With reference to the FIGURE, apparatus 20 for manufacturing a molded object, herein a section of pipe, comprises an inner cylinder 22, an outer cylinder 24 and a perforated cylinder 26 having a rubber liner 28, all of which are mounted on a rotatable base 30. The three cylinders 22, 24 and 26 are coaxial, there being a space between the perforated cylinder 26 an the inner cylinder 22 for reception of the mixture of sulfur cement and aggregate. The outer cylinder 24 is spaced apart from the perforated cylinder 26 to provide a passage for compressed air delivered by a tube 32 for reasons which will become apparent subsequently herein. The compressed air delivered by the tube 32 is applied via apertures 34 in the perforated cylinder 26 against the liner 28 for urging the liner 28 inwardly against a mixture of the sulfur cement and the aggregate. The space between the outer cylinder 24 and the perforated cylinder 26 is closed off by a flange 36 at the top of the wall of the cylinder 24, the bottom of the air space being closed off by the base 30.

A pipe 38 extends downwardly from a central bore 40 of the base 30. The pipe 38 supports the base 30, and passes through a ring gear to a fixed support 44 to which it is rotatably secured against vertical and horizontal thrusts by bearings 46, shown diagrammatically. The tube 32 enters through the wall of the pipe 38 via an aperture 48 and then passes outwardly along the axis of the pipe 38 and through the fixed support 44. A rotary joint 50 is provided within the tube 32 at the site of the support 44 for permitting rotation of the uper portion of the tube 32 about the lower portion thereof. The lower portion of the tube 32 connects with an air pressure source 50.

The ring gear 42 connects with a pinion 52, the pinion 52 being driven by a drive unit 54 for rotation of the base 30 and the cylinders 22, 24 and 26 being mounted thereon.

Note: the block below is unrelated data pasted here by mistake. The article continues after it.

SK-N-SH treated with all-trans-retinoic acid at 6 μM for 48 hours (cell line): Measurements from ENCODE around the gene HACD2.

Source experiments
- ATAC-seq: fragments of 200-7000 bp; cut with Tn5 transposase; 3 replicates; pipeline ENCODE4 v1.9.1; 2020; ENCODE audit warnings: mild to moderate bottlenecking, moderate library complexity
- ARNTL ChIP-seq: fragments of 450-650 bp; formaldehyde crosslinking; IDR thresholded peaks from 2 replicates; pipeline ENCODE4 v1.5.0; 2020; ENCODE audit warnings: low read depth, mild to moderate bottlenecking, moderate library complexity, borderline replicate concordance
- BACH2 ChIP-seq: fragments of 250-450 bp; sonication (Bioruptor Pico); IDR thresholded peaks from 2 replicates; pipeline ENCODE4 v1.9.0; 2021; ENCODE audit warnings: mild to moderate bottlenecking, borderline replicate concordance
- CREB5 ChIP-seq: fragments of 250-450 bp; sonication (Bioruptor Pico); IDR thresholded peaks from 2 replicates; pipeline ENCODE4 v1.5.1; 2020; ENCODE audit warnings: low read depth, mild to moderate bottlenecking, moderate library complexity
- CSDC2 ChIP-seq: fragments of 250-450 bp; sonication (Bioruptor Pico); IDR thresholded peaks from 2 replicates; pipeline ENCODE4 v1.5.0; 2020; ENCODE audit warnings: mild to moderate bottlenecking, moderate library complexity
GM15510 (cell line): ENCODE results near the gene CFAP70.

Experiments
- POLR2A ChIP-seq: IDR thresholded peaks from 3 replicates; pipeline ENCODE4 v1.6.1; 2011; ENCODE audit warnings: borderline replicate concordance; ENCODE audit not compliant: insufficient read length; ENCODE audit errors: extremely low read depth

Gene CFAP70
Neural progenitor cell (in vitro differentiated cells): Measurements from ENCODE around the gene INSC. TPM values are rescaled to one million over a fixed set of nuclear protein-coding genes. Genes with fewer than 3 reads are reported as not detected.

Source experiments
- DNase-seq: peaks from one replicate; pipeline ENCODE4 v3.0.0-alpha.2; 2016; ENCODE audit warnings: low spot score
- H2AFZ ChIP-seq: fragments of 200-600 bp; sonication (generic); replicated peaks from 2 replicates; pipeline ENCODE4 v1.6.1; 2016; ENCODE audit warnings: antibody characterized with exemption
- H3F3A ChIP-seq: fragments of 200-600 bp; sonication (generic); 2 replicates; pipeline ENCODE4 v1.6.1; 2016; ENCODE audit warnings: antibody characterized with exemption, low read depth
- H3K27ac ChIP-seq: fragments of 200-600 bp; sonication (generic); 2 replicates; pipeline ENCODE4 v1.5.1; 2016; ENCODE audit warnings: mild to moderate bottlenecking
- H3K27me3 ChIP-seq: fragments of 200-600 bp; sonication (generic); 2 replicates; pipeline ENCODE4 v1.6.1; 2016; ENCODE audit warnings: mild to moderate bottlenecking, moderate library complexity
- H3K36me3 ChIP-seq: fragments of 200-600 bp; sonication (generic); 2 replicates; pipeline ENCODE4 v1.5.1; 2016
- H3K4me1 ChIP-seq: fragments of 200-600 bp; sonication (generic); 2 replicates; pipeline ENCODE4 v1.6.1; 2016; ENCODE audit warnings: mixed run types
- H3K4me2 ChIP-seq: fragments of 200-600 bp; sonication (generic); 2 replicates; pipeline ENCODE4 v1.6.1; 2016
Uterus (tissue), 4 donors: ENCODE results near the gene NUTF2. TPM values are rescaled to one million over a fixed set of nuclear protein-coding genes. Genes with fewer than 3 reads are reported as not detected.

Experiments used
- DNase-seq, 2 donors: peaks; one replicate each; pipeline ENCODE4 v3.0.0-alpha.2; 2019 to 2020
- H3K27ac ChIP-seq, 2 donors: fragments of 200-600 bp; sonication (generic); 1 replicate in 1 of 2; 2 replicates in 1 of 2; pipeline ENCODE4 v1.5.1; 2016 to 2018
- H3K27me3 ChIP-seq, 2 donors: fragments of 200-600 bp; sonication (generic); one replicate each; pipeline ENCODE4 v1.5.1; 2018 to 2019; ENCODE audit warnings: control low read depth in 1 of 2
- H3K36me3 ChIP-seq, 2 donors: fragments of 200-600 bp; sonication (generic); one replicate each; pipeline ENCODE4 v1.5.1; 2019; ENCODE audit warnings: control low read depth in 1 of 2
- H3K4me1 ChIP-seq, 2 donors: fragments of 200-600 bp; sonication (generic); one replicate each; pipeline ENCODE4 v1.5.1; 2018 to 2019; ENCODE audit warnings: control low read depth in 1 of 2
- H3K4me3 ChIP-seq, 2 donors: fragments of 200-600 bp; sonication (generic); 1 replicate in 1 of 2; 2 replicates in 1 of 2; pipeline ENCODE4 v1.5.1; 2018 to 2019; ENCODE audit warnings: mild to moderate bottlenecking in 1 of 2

The inner cylinder 22 is partially closed off at its top by a flange 56 having a central opening which communicates with a section of pipe 58. The pipes 38 and 58 serve to communicate steam to the inner chamber 60 bounded by the inner cylinder 22. The steam in the chamber 60 is provided by a steam source 62, the steam in the chamber 60 serving to heat a concrete mixture in the space between the inner cylinder 22 and the perforated cylinder 26. Each of the cylinders 22, 24 and 26 are fabricated of a thermally conducting metal, such as steel, to permit heating and cooling of the mixture. A thermometer 64 in the inlet at the bottom of the pipe 38 measures the steam inlet temperature, while a thermometer 66 in the pipe 58 measures the outlet temperature of the steam. A higher inlet temperature shows that heat is being withdrawn from the steam and into the concrete mixture as well as into the physical structure of the cylinders 22, 24 and 26 as well as into the base 30, hereinafter to be referred to as drum 68. The drum 68 is rotatably connected with a vibrator 70 whereby the vibrator 70 imparts vibrations to the drum 68 as the drum 68 rotates. While the temperature of the drum 68 and its contents can be varied by adjustment of the temperature and rate of flow to the steam from the source 62; still further versatility in the control of the temperature, particularly with respect to a rapid cooling of the temperature, can be accomplished by a source of cold air, such a cold air source 72 being shown coupled diagrammatically to the input end of the pipe 38.